First off, I’m thrilled to have learned about the stupendous blog 5:4, which covers new classical music. Its proprietor Simon Cummings is himself a composer. The site hosts loads of free downloads by some favorites of mine (Thomas Adès, Steve Reich, Conlon Nancarrow) and some brand new favorites. I am over the moon for Julieta Szewach’s Dikyrion and Unsuk Chin’s violin concerto (Total Immersion). Really terrific stuff.

I think you should probably watch this short excerpt of Francis Alÿs’s Nightwatch, which features a fox on the loose in the National Portrait Gallery in London.

As long as we’re all multi-media, you might be interested to know that the San Francisco Symphony has a podcast.

You can download some wonderful radio plays by Orson Welles and his Mercury Theatre here. The War of the Worlds really is terrific, but so far my favorite is the short “Life with Father,” which surprisingly outshines the “Heart of Darkness” adaptation it’s paired with.

Here is a handy webpage that makes it extremely easy to request any files that various intelligence agencies may be keeping on you — NSA, FBI, CIA, Secret Service, and a couple of other ones. I submitted a bunch of requests today out of curiosity, and will let you know if they have anything on yours truly.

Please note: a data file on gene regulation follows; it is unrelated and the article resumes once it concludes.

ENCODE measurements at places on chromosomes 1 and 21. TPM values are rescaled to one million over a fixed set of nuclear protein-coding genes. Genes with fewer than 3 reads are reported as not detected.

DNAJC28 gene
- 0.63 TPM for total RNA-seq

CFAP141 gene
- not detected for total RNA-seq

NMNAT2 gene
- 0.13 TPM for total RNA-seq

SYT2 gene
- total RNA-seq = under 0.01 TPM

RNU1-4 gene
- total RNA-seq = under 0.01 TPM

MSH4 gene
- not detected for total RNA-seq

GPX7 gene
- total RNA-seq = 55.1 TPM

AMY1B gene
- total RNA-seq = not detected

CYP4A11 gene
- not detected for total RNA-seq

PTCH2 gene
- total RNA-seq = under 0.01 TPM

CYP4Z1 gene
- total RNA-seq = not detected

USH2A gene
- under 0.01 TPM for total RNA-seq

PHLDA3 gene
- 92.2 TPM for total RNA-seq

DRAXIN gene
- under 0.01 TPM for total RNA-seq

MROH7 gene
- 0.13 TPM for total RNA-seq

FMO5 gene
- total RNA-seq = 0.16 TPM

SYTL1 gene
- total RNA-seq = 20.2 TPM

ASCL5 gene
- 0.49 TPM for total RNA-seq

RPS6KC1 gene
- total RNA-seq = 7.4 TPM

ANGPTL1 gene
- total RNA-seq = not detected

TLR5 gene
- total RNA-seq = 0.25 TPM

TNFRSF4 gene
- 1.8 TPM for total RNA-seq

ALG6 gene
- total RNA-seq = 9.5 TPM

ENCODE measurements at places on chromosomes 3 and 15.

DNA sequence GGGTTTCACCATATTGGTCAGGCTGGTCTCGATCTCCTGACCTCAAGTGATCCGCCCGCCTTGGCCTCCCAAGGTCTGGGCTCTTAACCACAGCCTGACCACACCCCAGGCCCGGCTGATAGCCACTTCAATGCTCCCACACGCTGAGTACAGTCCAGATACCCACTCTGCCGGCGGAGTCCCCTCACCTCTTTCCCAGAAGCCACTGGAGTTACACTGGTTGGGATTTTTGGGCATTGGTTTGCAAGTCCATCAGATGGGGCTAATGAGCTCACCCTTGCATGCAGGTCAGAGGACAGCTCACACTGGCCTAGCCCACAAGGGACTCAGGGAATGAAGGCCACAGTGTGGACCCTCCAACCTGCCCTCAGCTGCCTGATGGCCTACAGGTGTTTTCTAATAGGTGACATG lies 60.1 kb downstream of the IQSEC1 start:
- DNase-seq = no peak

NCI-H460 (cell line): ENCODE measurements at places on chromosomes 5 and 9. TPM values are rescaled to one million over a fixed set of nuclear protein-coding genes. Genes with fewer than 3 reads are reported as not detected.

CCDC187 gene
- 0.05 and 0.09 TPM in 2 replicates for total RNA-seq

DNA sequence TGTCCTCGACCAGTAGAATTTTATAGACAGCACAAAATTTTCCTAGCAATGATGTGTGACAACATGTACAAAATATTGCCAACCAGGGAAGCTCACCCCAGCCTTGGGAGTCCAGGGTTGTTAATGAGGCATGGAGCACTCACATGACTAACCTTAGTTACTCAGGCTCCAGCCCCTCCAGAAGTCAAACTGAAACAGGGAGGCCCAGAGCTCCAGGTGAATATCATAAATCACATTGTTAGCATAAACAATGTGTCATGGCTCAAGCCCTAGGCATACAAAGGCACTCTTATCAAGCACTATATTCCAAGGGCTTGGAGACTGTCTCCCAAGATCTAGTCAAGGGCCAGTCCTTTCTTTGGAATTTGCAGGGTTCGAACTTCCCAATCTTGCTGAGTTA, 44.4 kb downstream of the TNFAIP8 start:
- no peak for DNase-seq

My friend Hugh Behm-Steinberg over at Eleven Eleven sent me a link to this excerpt (chapter 12) from a new translation of the Bhagavad Gita by Gavin Flood and Charles Martin.

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March 2, 2012 at 8:51 am

Posted in Links

New on Mesocosm: Links Roundup and Poetry Fridays

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Cupid and Psyche, Roman, c. 2nd Century CE
Altes Museum, Berlin

Hello, Mesocosm readers! I’m going to be trying out two new regular features – a periodic links roundup, and poetry Fridays.

Link Roundup

Some exciting news in paleobotany this week! First, a report that Russian scientists successfully grew flowers from 30,000-year-old fruit. A few days later, I read of a joint expedition in northern China excavating a Pompeii-like buried forest that is a staggering 300 million years old.